Sperti et al reported 89% patients with PDAC recurrence after surgical resection. Local recurrence was 72%, and hepatic metastasis was 62%, over 22 years of study. Nitecki et al reported 25% local recurrence and 37.5% hepatic metastasis. In a Korean study of PDAC recurrence in a single institute, 69% of recurrences occurred during the 12 mo after surgical resection. A 74.4% local recurrence included 51.2% of hepatic metastasis, while independent local recurrence and hepatic metastasis were 41% and 18.6%, respectively. In our investigation, over 16 mo of median follow up, 34.6% local recurrence and 34.6% independent LM occurred. Total LM occurred in 51 patients (50.6%). The recurrence mostly consisted of local recurrence and LM, with similar distribution of both recurrence patterns. Mixed LM with another type of recurrence pattern was dominant over independent LM. Several studies[11-13] have revealed that the prognosis in those with local recurrence is superior to those with distant metastasis including LM. Shibata et al reported that mean survival time and actuarial 5-year disease-specific survival were significantly lower in cases of hepatic metastasis (13 mo, 0%) than in cases of local retroperitoneal recurrence (30 mo, 21%). In our report, the median survival time of 41 patients with hepatic metastasis was 12.9 mo and compared with 26.4 mo for patients without hepatic metastasis. These results are similar to those of a previous Japanese study. In particular, hepatic metastasis occur early after surgical resection and appear to have very poor prognosis. Sperti et al reported that the median survival time with independent hepatic metastasis was 9 mo and with combined hepatic metastasis and local recurrence was no more than 6 mo.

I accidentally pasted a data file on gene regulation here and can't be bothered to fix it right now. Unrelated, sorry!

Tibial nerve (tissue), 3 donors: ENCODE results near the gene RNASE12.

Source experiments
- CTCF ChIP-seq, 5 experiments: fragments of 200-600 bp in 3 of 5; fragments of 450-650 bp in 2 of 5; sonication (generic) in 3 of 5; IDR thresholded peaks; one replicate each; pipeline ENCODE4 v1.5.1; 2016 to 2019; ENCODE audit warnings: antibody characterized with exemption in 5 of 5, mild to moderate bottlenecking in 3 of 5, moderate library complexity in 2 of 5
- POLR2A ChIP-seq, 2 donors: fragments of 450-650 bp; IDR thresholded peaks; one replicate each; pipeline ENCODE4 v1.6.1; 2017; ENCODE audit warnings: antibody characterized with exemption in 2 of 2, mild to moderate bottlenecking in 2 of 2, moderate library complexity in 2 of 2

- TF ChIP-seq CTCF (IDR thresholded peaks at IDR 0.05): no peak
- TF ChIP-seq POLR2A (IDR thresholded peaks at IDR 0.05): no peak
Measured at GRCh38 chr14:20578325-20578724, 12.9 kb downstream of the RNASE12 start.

Another report showed that the median survival time of patients with hepatic metastasis was 6 mo and when hepatic metastasis in combined with local recurrence only 4 mo, Various investigations have shown few patients with over 1 year survival. Poor survival and prognoisis were influenced by very early recurrence within a year despite radical resection for PDAC[15,16].